At the time Conwell was retained, Ms. Brewington did not know the status of her prior pro se filing with the EEOC. Describing the EEOC as a "black hole," Ms. Brewington communicated to Conwell that "a year and a half" had elapsed since her filing and that she was concerned that she may have missed certain deadlines. In response, Conwell informed Ms. Brewington that, "[i]f you filed with the EEOC, you should just wait. They are a slow government organization."

         Upon further investigation, Conwell learned that, "due to the passage of time before he had been hired," he would not be able to "file anything on new allegations with" the Maryland Commission or EEOC. He communicated to Ms. Brewington that they would need to rely on what she had filed, and based on his "knowledge of employment law," concluded that the statute of limitations had expired with regard to filing with the Maryland Commission.

         Judge Schaeffer also found, in part, that,

Respondent exchanged emails with Ms. Brewington during the representation in which he provided her legal advice about the significance of the [statutory filing deadlines] and provided her with legal advice explaining that because this time period had passed they needed to rely upon what she had previously filed. In sum, during the course of representing Ms. Brewington, Respondent and Ms. Brewington exchanged emails in which Respondent sought information from Ms. Brewington and provided her with legal advice. According to Ms. Brewington, "there were hundreds of emails" between her and the Respondent.

         While Bar Counsel contended that Conwell failed to enter his appearance on behalf of Ms. Brewington with the EEOC, Judge Schaeffer was unable to find that "to be the case by clear and convincing evidence." In so finding, Judge Schaeffer relied on an email correspondence between Conwell and Ms. Brewington in which he sent the entry of appearance to her for signature and email correspondence between Conwell and the EEOC, in which the EEOC referred to Ms. Brewington as Conwell's "client."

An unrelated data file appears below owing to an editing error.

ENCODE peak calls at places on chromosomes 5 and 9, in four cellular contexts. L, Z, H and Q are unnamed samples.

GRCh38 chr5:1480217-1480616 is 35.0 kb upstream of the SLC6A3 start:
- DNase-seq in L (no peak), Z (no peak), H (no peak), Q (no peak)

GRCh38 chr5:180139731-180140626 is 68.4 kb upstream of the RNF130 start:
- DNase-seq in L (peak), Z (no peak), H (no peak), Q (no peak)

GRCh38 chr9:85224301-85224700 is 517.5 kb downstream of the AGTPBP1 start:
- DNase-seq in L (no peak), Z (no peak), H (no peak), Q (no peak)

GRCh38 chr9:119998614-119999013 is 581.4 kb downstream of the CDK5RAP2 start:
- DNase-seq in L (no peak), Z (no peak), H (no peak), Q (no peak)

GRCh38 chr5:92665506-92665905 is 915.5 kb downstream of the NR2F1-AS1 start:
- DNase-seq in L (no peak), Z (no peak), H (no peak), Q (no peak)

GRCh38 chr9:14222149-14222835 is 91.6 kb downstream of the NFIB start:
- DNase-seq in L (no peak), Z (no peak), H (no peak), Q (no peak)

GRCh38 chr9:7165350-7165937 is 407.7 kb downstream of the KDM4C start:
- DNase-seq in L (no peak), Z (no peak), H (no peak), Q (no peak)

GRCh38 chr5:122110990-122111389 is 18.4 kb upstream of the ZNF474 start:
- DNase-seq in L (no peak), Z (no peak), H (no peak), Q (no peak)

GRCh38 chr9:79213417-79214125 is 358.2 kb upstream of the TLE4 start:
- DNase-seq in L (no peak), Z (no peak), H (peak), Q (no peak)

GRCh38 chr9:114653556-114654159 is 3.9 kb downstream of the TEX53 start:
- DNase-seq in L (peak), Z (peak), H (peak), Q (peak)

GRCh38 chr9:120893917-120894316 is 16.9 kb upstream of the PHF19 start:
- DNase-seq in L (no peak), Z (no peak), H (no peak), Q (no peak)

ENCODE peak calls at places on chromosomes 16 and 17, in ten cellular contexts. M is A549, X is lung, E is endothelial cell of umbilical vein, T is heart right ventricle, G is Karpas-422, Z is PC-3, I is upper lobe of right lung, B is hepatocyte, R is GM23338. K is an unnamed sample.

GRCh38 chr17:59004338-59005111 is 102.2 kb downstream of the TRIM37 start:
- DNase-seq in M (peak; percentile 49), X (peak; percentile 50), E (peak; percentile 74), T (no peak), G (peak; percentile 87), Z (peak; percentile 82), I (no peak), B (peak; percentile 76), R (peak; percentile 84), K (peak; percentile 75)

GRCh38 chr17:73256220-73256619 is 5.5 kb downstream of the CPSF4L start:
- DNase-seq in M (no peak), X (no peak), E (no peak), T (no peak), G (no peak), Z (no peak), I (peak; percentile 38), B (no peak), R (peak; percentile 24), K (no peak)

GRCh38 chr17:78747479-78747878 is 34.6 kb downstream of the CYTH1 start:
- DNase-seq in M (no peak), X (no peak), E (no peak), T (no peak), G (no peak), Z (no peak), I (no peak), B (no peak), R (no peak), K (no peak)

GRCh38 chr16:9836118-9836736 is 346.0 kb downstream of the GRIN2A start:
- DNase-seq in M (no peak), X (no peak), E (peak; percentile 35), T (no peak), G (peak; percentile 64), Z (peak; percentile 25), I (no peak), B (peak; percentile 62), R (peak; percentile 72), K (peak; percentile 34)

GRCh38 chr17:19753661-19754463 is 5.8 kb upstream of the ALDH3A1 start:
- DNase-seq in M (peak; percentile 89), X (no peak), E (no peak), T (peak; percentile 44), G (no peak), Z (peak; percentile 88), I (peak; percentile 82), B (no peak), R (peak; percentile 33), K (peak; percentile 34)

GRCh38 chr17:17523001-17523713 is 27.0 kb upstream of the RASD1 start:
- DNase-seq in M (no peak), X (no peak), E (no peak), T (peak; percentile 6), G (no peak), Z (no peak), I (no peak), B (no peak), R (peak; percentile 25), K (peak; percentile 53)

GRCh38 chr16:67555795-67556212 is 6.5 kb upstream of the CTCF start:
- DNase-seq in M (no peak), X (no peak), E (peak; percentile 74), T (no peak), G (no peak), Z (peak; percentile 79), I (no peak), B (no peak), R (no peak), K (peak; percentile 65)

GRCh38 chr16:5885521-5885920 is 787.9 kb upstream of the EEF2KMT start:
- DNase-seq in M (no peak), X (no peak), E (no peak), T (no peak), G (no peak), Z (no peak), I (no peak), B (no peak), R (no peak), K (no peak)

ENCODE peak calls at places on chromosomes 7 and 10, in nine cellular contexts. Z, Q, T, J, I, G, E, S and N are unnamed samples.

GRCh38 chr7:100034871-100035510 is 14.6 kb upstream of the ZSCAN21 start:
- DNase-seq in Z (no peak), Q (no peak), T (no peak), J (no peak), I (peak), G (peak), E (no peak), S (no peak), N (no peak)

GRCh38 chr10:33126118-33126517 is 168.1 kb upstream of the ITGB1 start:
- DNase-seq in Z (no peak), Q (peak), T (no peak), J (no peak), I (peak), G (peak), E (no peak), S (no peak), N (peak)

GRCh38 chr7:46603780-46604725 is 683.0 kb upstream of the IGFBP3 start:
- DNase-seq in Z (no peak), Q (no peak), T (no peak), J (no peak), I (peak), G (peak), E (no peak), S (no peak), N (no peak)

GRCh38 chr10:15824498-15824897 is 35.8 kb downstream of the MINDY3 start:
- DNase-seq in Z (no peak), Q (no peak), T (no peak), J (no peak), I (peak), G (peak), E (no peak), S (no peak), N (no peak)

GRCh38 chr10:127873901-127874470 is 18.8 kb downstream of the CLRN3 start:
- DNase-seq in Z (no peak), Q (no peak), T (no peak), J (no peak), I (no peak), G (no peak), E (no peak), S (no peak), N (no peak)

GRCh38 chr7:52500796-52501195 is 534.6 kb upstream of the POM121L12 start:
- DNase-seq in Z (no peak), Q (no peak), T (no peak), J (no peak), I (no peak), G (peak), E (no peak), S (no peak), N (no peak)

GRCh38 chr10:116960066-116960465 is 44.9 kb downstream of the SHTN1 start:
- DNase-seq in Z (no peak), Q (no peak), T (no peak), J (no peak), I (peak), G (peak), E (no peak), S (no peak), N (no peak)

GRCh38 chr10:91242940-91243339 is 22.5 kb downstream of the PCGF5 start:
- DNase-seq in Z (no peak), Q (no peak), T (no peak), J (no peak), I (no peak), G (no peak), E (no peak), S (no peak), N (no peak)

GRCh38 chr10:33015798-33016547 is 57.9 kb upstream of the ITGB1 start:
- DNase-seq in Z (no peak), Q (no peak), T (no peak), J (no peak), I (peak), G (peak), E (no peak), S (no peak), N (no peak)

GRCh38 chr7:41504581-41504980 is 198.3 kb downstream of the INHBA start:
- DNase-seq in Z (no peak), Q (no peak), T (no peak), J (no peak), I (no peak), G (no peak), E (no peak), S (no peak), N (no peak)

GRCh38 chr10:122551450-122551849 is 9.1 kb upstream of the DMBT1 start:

Judge Schaeffer further found that Conwell "advanced" Ms. Brewington's "causes and claims in some respects." For example, Judge Schaeffer found that he "analyzed the facts and reached a legal conclusion" regarding whether Ms. Brewington could file new, or amend previous, complaints with either the EEOC or Maryland Commission. She further found that Conwell informed Ms. Brewington of her legal rights and "advised her that her EEOC claim was still viable, that it had not been dismissed and that there was no deadline preventing that claim from proceeding." Judge Schaeffer also detailed other steps Conwell took in the early period of his representation of Ms. Brewington, such as exchanging emails with individuals from the EEOC, communicating with the EEOC supervisor, and questioning Ms. Brewington's former employer.